I am a great admirer of big, blowing wells; the bigger they are the more I like 'em. They remind me of a time when Mother Earth had bottom hole pressure and drilling, completing and producing oil and gas wells kept a hand on his toes at all times. Inducing energy into a wellbore by sitting in front of a computer in a frac van all day long must be really boring.
This is a production well in Oklahoma City, above, circ. 1938; those are flow lines tied into a separator. It appears the production tree has simply disappeared. When blowout flows like this bell out three or four times larger than the OD of the casing, its blowing hard, man. This well is a gettin' it.
I know a handful of men who would walk right up to this thing and start problem solving. 99.99%, however, would feel uncomfortable getting within a hundred yards of this well. They're good with just...watching. This well is loud and will make your jaws start to ache within a few minutes. The wood floor is vibrating, the flow going up through the standard derrick will created a high pitched sort of hum and the ground around the well quivers. If you stay around it too long it'll start to make you feel crazy, so you have to get away from it for a few minutes...then start all over. It can be hard to breathe under this sort of flow because air is getting sucked up in it.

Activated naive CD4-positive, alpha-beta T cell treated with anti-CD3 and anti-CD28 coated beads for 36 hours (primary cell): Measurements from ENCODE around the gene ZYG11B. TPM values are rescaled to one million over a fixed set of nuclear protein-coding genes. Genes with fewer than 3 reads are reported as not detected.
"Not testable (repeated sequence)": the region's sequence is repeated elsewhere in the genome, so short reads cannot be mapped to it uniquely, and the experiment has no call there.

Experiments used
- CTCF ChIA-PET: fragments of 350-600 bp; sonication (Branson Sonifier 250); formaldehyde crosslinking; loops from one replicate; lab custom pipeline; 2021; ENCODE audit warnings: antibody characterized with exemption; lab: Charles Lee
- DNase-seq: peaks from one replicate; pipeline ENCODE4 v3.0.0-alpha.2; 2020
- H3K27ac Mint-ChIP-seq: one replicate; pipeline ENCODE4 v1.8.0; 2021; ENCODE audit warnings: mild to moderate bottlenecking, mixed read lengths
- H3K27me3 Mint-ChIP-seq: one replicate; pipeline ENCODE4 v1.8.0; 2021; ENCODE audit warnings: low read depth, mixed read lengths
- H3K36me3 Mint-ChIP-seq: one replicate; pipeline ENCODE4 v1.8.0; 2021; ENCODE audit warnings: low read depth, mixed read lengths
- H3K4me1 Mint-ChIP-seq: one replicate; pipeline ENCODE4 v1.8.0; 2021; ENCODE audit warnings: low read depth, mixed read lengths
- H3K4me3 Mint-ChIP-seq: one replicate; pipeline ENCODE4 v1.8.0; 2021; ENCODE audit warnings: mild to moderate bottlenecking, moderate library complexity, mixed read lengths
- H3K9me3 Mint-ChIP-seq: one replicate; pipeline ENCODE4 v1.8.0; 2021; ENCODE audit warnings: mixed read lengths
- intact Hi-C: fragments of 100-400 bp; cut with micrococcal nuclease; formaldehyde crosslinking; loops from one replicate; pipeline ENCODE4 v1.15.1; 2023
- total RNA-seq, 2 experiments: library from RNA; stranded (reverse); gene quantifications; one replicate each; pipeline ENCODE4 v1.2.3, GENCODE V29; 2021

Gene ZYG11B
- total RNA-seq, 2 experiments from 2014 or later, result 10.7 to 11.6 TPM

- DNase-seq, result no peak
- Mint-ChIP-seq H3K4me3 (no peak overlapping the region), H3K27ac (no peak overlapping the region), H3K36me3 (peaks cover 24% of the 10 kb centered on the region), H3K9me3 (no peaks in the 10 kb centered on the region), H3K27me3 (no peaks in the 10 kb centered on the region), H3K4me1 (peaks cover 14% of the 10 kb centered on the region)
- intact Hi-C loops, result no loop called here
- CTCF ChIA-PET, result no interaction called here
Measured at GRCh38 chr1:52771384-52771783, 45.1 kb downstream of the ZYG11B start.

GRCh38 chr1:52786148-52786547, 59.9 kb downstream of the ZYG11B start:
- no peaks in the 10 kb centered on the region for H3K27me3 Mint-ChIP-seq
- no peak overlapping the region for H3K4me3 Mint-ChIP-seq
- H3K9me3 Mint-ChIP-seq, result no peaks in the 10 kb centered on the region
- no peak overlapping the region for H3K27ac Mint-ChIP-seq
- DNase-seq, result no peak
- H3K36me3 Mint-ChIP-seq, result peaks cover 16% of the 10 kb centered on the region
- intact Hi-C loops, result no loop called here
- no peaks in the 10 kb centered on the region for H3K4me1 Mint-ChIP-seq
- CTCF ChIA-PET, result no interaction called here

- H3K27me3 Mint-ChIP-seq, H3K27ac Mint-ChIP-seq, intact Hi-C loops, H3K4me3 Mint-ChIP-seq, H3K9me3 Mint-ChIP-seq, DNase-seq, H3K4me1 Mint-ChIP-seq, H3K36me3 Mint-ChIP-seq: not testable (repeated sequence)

Step 1 will be to start tearing away timbers to get a look at the casing stub. Step 2 will entirely depend on how Step 1 went. In the well control business you constantly find yourself winging it.
This is awesome photograph is courtesy The Oklahoma Historical Society.